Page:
Photographer Chris Leslie captures the decaying tower blocks of Glasgow










There are few more handsome cities than Glasgow.
But for photographer Chris Leslie, it’s not the warehouses of the Merchant City or the sandstone tenements of the West End that interest him, but the notorious high-rise estates on the edge of town. And it’s those developments that are the focus of his book, Disappearing Glasgow.
Once the embodiment of 1960s optimism, Glasgow’s tower blocks became synonymous with the economic decline of the city, slowly disintegrating until they were unfit for habitation.
Since the 1990s, the local council has demolished many of them, something which Chris Leslie started to capture as part of his master’s degree in documentary filmmaking in 2007. Graduating with distinction in 2010, he’s carried on with the project until the present day. Here, he tells Umbrella why.  
You take pictures of Glasgow's estates. What attracts you to them?
High-rise landscapes like Sighthill and Red Road were fantastic places to photograph. But what was more important were the stories all the blocks contained. I wanted to find out more about why these areas became condemned, and what was the turning point from them being the solution to a housing crisis in the 1960/’70s to a ‘problem’ later on.
A lot of these estates are being demolished. How do you feel about that?
I’ve never lived in a high-rise or a ‘sink estate’ so it was never really for me to really comment. But we’re witnessing a major turning point in Glasgow’s social history and these tower blocks needed to be documented before they disappear.
Can you tell us a bit more about the Red Road flats?
They were the most iconic of all the city’s high-rise estates due to their sheer size and scale, and later, their notoriety as a place no-one wanted to live. But roll back to when they were first constructed in 1967 and they were in big demand. Soviet town planners would visit the Red Road site as Glasgow was seen as the world leader in high-rise buildings at that time.
So what went wrong?
When heavy industry left the area in the late 1970s/’80s, the north of the city, and Red Road flats in particular, began their slow decline. Poor management from the then Glasgow Corporation and subsequent city council left the buildings neglected. High unemployment and drugs moved in and families moved out. Attempts to rebrand the flats as student accommodation had limited success but when asylum-seekers moved there in the late-’90s their fate was sealed. They were finally demolished in October 2015.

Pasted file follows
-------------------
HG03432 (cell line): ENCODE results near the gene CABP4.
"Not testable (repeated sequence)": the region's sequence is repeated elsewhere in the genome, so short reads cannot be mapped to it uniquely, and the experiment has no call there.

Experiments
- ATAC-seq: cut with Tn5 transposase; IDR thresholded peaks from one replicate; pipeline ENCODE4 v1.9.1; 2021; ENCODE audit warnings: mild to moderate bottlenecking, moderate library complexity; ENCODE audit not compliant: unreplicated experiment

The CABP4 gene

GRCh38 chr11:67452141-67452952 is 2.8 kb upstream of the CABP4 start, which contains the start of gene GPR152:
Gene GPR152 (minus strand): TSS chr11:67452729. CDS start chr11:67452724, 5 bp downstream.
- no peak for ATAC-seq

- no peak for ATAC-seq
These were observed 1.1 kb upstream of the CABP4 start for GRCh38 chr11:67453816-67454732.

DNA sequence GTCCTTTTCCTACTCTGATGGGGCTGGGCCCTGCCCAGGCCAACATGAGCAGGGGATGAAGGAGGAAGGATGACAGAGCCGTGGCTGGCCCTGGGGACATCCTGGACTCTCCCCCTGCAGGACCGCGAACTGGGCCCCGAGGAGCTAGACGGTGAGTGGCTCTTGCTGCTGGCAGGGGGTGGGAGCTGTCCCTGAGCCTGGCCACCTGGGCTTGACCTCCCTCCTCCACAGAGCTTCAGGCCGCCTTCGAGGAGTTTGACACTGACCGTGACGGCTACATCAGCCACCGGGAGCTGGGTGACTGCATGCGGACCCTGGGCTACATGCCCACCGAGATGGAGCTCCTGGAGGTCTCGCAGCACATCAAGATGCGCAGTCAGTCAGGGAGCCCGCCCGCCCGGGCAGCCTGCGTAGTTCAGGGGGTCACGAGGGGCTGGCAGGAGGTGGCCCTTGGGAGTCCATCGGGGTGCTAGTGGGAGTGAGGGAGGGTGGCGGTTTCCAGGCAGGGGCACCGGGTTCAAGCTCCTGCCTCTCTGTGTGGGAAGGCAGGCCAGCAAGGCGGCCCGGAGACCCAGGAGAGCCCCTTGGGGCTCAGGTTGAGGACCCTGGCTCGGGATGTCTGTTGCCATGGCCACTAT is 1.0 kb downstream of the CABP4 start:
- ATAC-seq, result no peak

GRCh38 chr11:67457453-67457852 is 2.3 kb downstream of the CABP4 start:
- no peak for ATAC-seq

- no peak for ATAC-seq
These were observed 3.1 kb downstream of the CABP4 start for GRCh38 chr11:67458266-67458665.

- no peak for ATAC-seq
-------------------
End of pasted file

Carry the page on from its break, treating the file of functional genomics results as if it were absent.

What set of photos are you most pleased with? 
My favourite photo, and one that sums up the whole project for me, is of the wee boys playing football from 1972 on the balcony, superimposed on the same balcony in 2013 (when the flats were ready for demolition). The photos were given to me by the Flemings – who were one of the first families who lived in the flats. They spoke of happy days and memories of bringing up their kids there. And that was a typical response from most residents: “It’s not the actual building itself, but it’s all your memories, that’s where I was brought up, that’s where I was made.”
What was the strangest thing you saw?
I’d heard rumours there was an ‘underground level’ to the Red Road flats that had been closed off since the late-’90s. In 2011, when the demolition crews needed access, it was opened for a brief period to reveal an abandoned underground ‘bunker’ that once housed the local amenities for the 4,700 people who once occupied the flats.
Incredible. What was it like?
This underground world consisted of a nautically themed bar called The Brig – a local pub without windows, but with boat-themed decor, wood-panelled walls and compass tables. Next door was a staggering 1,000-seater Mecca Bingo Hall, a favourite haunt for Red Road’s ladies. Completely flooded and partially damaged by fire, it still managed to retain its grandiose interiors of mirrored pillars and a bold red-and-blue colour scheme. 
After this project, what’s next for you?
It’s been great to work on, but keeping up to date on Glasgow’s regeneration is a full-time job. Another city would be great to document, but just as I think I’ve exhausted all avenues on Glasgow it always seems to throw up another story. Ultimately, I think there’ll still be work for me here in my home city
Disappearing Glasgow is published by Freight Books, priced £20.

Photographer Chris Leslie captures the decaying tower blocks of Glasgow Comments

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